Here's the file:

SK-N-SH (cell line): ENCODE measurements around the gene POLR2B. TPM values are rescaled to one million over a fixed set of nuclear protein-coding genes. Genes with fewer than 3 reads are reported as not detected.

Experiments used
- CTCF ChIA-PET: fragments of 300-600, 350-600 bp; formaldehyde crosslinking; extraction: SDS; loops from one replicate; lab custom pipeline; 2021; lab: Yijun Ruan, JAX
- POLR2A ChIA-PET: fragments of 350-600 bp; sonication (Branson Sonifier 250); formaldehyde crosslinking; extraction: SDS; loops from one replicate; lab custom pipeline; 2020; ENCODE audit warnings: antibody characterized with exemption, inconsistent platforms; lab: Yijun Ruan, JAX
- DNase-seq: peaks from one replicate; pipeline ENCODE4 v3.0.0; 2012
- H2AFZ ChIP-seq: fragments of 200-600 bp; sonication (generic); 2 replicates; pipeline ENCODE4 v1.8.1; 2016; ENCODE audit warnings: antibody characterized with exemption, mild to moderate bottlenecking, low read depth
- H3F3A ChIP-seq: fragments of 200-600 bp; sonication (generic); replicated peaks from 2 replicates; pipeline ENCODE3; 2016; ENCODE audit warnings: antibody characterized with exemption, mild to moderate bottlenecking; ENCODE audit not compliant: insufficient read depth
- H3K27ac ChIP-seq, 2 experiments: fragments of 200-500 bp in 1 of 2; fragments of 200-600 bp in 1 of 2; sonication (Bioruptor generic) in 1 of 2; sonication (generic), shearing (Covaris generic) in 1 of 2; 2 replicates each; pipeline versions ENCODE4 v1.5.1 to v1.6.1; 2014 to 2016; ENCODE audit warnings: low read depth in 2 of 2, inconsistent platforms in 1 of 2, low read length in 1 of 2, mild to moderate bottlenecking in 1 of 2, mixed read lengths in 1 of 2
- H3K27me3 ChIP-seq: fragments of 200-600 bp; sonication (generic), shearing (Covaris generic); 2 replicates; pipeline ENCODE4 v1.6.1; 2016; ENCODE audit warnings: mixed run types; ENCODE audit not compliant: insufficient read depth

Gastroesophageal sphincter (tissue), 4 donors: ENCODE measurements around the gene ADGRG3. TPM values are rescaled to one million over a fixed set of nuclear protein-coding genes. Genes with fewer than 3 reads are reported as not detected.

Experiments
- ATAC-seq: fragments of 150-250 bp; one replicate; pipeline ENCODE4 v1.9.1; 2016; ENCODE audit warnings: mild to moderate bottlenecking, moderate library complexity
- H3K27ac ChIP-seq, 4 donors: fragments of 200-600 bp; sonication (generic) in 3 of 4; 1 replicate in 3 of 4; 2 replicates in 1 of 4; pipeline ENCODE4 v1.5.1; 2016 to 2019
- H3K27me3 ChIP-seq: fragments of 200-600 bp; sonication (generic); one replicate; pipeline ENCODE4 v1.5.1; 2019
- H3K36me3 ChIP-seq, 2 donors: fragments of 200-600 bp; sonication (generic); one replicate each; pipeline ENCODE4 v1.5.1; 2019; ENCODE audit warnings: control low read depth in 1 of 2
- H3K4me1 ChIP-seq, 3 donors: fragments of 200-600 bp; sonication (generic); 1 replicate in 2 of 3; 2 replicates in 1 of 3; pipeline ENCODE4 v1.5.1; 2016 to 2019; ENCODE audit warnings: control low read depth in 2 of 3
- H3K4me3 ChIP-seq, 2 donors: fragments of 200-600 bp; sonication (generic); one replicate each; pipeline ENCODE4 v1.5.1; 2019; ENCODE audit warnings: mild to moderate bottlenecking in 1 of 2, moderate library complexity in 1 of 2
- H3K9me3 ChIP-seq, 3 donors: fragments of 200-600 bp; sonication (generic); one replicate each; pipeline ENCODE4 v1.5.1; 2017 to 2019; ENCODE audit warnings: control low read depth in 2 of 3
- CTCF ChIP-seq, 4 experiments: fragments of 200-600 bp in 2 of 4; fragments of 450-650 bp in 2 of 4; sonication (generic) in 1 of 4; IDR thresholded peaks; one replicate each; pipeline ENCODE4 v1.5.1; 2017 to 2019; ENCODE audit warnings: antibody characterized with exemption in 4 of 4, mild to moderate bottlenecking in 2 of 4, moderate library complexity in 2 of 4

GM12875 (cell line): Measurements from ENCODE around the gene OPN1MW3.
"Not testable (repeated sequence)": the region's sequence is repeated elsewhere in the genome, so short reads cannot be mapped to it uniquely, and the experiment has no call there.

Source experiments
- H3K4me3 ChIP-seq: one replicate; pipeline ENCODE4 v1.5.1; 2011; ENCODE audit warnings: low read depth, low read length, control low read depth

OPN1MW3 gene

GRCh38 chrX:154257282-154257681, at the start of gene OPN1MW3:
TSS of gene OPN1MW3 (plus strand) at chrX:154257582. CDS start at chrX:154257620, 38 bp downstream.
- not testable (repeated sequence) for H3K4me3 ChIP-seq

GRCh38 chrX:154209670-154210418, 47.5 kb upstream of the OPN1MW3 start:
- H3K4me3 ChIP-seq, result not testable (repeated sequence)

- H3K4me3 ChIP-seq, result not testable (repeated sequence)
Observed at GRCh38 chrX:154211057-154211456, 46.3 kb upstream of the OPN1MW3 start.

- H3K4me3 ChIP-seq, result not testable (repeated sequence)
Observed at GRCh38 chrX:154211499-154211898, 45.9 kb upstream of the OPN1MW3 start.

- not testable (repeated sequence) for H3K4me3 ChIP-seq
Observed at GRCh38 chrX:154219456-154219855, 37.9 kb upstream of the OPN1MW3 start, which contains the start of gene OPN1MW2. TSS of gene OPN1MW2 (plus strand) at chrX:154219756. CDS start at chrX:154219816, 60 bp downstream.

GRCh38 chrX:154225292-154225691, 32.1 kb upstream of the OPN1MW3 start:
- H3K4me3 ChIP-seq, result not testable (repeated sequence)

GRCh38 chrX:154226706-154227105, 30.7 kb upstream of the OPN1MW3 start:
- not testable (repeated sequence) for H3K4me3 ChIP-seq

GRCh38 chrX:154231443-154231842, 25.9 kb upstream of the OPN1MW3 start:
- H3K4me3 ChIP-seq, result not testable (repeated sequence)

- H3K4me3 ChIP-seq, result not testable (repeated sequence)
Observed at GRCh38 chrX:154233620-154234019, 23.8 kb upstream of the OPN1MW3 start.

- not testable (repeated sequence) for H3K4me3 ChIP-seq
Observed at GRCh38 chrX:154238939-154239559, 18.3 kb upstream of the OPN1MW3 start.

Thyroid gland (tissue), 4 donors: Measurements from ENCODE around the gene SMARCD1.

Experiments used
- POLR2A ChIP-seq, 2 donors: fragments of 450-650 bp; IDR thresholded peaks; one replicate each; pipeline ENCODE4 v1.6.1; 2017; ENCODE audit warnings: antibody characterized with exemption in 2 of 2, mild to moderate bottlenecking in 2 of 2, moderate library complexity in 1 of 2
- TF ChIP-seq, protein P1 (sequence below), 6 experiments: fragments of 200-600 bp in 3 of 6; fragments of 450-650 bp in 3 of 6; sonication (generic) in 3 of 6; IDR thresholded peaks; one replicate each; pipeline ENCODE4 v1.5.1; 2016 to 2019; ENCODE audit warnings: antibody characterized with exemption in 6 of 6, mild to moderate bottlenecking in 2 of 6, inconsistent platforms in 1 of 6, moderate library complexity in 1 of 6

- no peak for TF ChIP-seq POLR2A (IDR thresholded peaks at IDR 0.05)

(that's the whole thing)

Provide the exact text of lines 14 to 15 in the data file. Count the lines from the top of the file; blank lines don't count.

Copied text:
- H3K27me3 ChIP-seq: fragments of 200-600 bp; sonication (generic); one replicate; pipeline ENCODE4 v1.5.1; 2019
- H3K36me3 ChIP-seq, 2 donors: fragments of 200-600 bp; sonication (generic); one replicate each; pipeline ENCODE4 v1.5.1; 2019; ENCODE audit warnings: control low read depth in 1 of 2